5. Tactics Backfire--Part I. Your side pulled out the stops to use legislative means and rules change (e.g., for early voting) to try to suppress the votes of traditionally Democratic groups. This helped to fire up what otherwise was not a super enthusiastic Democratic base. Ask yourself this: wouldn’t you crawl over glass to vote if someone had tried, but failed, to suppress the voting on your side like this? Then to put icing on the cake, most the new laws got reversed in the courts. Fired up Democratic base + not many actually suppressed = very bad combo. I would suggest you just totally give up on this tactic. You've had nice long run with it, but I'm guessing it's going to hurt you more than help going forward you given demographic trends.

6. Tactics backfire--Part II. Your side had a unprecedentedly large number of memes that simply were not supported by the facts. But they weren’t just passing memes. They were standard stump lines and commercials put in regular rotation. And you persisted in using them long after they had been debunked by the consensus of fact checkers. Obama never went on an “apology” tour. The “that” he said “you didn’t build” was roads and bridges, not your business. Regulations have not gone up under Obama, much less quadrupled. The yearly deficit has not doubled on his watch. Obama never “gutted” welfare-to-work. Chrysler never said they were moving jobs to China. This unprecedented disregard for facts became an ongoing story of its own in the campaign, and deservedly so. Journalists love to show their impartiality by dutifully noting “everyone does it” when reporting on the latest whopper, and this ordinarily let’s your side get away with a lot, but in this case the level of dishonesty was too much to swallow even by the jaded journalistic standards of the day. We're not expecting you to be choir boys. Just try to ratchet this back to typical expectations for modern politics.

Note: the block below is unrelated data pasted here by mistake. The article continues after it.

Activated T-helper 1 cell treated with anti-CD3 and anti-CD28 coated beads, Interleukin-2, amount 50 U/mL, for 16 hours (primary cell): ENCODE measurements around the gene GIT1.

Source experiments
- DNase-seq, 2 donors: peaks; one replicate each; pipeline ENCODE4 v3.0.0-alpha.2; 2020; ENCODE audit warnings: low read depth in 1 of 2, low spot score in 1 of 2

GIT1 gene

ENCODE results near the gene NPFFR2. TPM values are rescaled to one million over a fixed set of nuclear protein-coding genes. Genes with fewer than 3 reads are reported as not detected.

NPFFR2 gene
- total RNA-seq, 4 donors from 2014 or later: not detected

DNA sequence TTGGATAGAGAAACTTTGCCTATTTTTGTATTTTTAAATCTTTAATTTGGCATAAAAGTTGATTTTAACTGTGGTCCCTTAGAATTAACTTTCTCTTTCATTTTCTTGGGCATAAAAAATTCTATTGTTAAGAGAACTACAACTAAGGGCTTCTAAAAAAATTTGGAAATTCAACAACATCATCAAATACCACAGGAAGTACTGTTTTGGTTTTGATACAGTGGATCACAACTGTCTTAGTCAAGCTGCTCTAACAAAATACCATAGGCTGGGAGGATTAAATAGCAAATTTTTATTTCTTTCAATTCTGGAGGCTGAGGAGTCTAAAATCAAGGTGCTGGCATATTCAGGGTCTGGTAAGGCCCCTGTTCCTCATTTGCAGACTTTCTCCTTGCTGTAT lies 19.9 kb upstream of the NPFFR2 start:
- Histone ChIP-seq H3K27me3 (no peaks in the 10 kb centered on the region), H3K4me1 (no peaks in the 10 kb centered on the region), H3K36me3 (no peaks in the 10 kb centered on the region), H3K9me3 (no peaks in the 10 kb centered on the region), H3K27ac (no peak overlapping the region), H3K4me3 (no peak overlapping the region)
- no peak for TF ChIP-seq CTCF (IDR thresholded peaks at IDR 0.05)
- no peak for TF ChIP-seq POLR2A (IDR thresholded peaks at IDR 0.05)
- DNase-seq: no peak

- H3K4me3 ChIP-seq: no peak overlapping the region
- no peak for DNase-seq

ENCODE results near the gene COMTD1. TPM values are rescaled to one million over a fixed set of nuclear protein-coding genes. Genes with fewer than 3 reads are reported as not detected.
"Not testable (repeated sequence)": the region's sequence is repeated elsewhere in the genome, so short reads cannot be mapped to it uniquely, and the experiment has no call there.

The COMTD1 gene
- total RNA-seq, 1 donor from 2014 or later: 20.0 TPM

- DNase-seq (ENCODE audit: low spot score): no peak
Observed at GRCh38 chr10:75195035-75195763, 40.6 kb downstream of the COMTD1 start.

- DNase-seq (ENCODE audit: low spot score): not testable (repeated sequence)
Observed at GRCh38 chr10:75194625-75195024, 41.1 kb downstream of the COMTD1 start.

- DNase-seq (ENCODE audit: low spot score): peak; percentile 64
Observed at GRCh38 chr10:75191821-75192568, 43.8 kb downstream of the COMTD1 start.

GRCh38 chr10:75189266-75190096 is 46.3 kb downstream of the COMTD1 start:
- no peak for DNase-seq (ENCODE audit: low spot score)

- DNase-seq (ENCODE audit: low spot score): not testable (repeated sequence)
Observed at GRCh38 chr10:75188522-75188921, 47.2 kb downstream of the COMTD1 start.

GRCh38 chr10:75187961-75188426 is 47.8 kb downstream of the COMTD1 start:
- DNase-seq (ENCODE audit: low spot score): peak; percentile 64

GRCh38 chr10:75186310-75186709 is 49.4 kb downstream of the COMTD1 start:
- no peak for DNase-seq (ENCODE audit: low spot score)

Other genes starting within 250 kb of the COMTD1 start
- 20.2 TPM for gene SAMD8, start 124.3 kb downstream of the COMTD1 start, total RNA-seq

I've tried to be thorough here, because I hear a lot of Republicans saying "it was just demographics" or "it was just a weak candidate". And it may be true, this time, that any one of the above was enough to make the difference, because this time you were running against a black guy with a funny name and a bad economy.

Next time, you likely won't be. So fixing only one of these problems will not be enough.